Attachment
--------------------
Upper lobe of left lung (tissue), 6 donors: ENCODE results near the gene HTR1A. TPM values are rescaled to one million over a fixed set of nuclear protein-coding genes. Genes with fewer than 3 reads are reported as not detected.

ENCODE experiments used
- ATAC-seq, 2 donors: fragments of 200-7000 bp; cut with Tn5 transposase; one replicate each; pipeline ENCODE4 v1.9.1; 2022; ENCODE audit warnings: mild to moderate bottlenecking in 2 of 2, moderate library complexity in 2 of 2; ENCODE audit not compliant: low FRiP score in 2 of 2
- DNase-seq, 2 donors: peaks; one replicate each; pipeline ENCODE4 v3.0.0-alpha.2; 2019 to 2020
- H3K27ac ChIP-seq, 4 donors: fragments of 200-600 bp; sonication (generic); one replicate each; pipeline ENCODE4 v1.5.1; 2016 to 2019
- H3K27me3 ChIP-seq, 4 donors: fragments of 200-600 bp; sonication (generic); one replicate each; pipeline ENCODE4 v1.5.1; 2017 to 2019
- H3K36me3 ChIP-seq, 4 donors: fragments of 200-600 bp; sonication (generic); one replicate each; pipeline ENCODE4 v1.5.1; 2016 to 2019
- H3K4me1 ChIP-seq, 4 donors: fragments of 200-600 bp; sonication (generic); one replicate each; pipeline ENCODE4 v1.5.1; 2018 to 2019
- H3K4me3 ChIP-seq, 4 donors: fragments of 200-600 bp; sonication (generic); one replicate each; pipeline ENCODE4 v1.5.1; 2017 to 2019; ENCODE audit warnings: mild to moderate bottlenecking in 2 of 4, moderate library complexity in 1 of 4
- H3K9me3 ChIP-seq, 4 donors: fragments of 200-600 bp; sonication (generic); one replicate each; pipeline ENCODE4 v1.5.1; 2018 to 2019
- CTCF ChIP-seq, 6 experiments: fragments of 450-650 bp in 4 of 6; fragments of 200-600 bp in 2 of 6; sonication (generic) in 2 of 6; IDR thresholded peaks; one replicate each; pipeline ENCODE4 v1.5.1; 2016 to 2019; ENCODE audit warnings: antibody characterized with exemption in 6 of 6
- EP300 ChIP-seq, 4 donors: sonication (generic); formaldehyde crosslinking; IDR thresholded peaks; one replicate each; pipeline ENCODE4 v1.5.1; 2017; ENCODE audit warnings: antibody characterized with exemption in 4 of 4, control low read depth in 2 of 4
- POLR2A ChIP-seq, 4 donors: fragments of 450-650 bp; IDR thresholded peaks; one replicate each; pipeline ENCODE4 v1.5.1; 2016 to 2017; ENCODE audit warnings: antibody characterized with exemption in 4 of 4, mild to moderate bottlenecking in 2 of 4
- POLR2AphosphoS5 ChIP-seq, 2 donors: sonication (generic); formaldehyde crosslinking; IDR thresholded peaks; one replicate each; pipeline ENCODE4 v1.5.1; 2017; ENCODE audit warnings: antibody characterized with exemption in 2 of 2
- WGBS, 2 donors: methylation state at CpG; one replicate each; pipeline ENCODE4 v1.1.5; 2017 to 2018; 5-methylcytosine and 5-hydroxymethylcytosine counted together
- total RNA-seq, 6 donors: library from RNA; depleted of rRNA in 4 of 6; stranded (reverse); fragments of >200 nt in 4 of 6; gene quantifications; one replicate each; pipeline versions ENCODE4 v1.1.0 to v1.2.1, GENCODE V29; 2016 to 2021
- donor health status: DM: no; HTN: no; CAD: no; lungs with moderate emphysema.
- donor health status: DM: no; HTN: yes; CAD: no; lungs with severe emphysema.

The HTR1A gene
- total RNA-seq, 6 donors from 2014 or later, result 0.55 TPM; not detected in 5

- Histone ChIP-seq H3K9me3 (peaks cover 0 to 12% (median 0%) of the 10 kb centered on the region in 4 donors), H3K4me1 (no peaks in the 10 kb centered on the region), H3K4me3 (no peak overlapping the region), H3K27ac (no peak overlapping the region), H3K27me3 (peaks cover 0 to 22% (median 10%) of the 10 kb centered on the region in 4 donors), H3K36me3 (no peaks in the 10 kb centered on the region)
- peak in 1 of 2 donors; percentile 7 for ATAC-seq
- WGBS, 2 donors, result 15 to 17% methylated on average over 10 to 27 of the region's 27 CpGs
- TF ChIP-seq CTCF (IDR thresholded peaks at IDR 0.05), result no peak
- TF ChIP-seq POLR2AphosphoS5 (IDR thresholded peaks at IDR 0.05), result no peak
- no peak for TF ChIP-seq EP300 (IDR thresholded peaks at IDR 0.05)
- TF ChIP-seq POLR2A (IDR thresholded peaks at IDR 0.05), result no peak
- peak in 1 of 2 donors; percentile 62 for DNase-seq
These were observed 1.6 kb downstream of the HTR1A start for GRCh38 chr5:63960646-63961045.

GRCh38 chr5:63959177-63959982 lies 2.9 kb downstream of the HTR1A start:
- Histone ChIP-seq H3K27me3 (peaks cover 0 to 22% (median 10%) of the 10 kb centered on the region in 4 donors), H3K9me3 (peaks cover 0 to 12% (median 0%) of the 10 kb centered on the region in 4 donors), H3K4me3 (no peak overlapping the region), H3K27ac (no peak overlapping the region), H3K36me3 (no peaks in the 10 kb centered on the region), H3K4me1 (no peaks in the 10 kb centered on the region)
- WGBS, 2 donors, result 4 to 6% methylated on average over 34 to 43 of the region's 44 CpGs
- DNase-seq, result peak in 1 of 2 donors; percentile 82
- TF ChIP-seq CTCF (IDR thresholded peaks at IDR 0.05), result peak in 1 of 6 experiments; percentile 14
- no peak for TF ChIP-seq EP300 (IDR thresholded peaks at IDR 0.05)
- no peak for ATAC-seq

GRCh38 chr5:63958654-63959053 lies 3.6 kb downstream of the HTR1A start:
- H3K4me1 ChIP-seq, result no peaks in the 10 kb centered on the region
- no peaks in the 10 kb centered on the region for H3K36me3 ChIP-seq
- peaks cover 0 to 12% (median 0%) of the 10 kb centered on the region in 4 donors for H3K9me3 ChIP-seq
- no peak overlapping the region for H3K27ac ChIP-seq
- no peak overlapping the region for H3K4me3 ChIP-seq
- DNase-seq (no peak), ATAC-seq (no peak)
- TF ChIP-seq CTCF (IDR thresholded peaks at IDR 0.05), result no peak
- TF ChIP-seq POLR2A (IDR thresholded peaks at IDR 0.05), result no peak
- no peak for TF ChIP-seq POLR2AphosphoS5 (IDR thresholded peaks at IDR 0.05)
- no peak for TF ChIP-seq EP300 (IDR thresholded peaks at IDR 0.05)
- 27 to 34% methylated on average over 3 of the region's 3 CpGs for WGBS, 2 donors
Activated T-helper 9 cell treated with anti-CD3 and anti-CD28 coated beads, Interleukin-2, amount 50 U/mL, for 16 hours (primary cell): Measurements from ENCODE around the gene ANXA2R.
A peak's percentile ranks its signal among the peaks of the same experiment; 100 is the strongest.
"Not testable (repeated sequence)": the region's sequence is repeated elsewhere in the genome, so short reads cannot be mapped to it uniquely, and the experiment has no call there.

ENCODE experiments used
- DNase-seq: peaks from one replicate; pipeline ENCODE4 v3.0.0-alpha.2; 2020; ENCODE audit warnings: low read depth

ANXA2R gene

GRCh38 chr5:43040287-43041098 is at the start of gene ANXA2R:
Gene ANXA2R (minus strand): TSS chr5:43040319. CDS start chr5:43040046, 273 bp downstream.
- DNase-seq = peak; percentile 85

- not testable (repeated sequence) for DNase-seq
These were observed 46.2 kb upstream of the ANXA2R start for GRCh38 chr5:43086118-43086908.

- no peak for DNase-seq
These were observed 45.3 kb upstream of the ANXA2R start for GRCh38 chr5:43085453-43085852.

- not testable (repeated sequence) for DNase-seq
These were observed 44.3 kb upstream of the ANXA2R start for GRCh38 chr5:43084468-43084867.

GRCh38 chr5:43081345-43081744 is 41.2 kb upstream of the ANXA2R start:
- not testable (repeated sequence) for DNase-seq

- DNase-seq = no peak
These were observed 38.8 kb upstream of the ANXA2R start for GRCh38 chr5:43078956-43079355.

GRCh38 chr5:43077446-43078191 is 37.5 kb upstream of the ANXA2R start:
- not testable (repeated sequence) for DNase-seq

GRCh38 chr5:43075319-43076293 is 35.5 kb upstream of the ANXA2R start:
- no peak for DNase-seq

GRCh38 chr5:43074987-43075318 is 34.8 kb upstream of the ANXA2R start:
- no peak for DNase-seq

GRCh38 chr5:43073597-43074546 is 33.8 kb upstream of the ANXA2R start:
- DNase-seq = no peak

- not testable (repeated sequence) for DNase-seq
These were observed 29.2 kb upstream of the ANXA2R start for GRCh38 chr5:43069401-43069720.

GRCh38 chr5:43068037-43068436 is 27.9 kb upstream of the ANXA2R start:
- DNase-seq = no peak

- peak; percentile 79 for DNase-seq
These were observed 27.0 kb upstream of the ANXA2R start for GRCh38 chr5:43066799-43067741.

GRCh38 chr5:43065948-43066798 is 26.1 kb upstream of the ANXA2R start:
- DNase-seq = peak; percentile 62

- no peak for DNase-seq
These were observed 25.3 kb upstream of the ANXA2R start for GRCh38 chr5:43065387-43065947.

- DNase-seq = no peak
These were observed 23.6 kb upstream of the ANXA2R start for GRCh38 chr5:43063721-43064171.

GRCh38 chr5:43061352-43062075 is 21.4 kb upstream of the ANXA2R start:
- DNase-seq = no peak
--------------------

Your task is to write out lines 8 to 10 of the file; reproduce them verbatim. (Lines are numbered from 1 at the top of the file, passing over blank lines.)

- H3K4me1 ChIP-seq, 4 donors: fragments of 200-600 bp; sonication (generic); one replicate each; pipeline ENCODE4 v1.5.1; 2018 to 2019
- H3K4me3 ChIP-seq, 4 donors: fragments of 200-600 bp; sonication (generic); one replicate each; pipeline ENCODE4 v1.5.1; 2017 to 2019; ENCODE audit warnings: mild to moderate bottlenecking in 2 of 4, moderate library complexity in 1 of 4
- H3K9me3 ChIP-seq, 4 donors: fragments of 200-600 bp; sonication (generic); one replicate each; pipeline ENCODE4 v1.5.1; 2018 to 2019